Aaron Carroll over at The Incidental Economist has been running an excellent series on healthcare spending in the U.S. and how much more we spend than the rest of the world on a per capita basis, as a percentage of GDP, and by category. It’s an excellent series and I wholly recommend it. Summary graph:

Hint: the U.S. is the lavender-ish line on top. As he says, is there anything about this graph that isn’t concerning? Read more »

*This blog post was originally published at Movin' Meat*

The Government’s Involvement In New Primary Care Models

Government healthcare reform efforts are picking up the pace to roll out new reimbursement and practice models for primary care.

Medicare is giving out $10 billion for pilot projects encouraging new models of primary care, including the patient-centered medical home. New Jersey just passed legislation to explore the patient-centered medical home. Now, Massachusetts, the early adopter of mandatory health insurance, is now ambitiously planning how to take on the fee-for-service reimbursement system and moving toward accountable care organizations. Under discussion are the scope of power for state regulators, what rules will apply to accountable care organizations, and how to get rid of the existing fee-for-service system.

Blogger and pediatrician Jay Parkinson, MD, MPH, comments about the “bureaucrats in Washington” that, “they’ve decided for doctors that we’ll get paid for strictly office visits and procedures when, in fact, being a good doctor is much, much more about good communication and solid relationships than the maximum volume of patients you can see in a given day.”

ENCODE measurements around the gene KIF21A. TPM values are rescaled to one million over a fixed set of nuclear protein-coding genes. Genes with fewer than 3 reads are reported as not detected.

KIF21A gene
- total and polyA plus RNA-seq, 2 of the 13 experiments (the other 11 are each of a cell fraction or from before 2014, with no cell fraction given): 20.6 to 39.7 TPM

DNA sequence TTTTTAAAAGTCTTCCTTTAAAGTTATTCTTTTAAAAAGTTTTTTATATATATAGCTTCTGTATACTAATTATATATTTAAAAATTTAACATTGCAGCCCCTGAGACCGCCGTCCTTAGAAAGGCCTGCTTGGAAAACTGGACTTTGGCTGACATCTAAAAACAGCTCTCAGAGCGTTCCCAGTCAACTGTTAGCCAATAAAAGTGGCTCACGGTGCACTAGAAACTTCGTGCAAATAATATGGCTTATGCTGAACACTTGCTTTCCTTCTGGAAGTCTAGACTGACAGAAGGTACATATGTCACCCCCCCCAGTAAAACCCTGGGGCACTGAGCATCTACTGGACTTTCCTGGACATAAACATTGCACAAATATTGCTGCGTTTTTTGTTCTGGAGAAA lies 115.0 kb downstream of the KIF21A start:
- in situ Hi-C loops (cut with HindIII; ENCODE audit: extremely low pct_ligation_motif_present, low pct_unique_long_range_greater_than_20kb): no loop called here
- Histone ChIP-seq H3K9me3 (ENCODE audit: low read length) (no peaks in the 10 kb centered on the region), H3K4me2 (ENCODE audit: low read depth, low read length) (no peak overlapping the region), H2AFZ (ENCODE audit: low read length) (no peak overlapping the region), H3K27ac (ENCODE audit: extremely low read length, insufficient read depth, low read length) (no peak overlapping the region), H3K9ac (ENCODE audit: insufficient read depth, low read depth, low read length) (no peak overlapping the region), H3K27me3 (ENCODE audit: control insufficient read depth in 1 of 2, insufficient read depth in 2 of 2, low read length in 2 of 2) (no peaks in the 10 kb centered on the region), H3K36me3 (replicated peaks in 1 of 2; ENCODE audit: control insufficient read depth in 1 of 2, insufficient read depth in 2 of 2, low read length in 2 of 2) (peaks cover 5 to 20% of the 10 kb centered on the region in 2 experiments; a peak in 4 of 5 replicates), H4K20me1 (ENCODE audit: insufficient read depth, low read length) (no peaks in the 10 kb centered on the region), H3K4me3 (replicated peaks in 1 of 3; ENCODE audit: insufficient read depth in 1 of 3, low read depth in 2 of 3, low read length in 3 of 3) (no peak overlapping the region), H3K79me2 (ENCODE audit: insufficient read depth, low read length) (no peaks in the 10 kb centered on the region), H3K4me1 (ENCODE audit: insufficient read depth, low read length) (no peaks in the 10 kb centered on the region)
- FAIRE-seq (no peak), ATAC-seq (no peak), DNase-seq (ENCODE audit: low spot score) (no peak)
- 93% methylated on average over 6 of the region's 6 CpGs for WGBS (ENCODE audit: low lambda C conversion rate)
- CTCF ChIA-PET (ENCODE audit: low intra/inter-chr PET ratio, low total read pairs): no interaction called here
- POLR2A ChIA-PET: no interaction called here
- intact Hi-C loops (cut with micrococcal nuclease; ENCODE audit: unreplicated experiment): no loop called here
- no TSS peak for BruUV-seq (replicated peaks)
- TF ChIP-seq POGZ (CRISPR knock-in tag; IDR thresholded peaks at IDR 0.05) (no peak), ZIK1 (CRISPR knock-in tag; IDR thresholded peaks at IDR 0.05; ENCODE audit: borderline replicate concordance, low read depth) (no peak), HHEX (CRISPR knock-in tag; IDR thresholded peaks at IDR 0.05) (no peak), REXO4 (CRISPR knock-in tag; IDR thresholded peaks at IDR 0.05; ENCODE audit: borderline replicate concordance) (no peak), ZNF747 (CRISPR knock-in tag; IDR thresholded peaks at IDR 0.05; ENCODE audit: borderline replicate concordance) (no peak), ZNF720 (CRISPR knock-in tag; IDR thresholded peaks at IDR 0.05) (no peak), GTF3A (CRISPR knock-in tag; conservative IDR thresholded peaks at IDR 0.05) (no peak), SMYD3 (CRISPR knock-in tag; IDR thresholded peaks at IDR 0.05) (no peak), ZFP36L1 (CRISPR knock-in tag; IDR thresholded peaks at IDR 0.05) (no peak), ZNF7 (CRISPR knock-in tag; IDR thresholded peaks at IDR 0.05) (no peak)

Now, it’s those same bureaucrats who are changing the system, trying to find a model that will accomplish just those goals. (CMS Web site, NJ Today, Boston Globe, KevinMD)

*This blog post was originally published at ACP Internist*

Latest Interviews

IDEA Labs: Medical Students Take The Lead In Healthcare Innovation

It’s no secret that doctors are disappointed with the way that the U.S. healthcare system is evolving. Most feel helpless about improving their work conditions or solving technical problems in patient care. Fortunately one young medical student was undeterred by the mountain of disappointment carried by his senior clinician mentors…

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How To Be A Successful Patient: Young Doctors Offer Some Advice

I am proud to be a part of the American Resident Project an initiative that promotes the writing of medical students residents and new physicians as they explore ideas for transforming American health care delivery. I recently had the opportunity to interview three of the writing fellows about how to…

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Latest Book Reviews

Book Review: Is Empathy Learned By Faking It Till It’s Real?

I m often asked to do book reviews on my blog and I rarely agree to them. This is because it takes me a long time to read a book and then if I don t enjoy it I figure the author would rather me remain silent than publish my…

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The Spirit Of The Place: Samuel Shem’s New Book May Depress You

When I was in medical school I read Samuel Shem s House Of God as a right of passage. At the time I found it to be a cynical yet eerily accurate portrayal of the underbelly of academic medicine. I gained comfort from its gallows humor and it made me…

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Eat To Save Your Life: Another Half-True Diet Book

I am hesitant to review diet books because they are so often a tangled mess of fact and fiction. Teasing out their truth from falsehood is about as exhausting as delousing a long-haired elementary school student. However after being approached by the authors’ PR agency with the promise of a…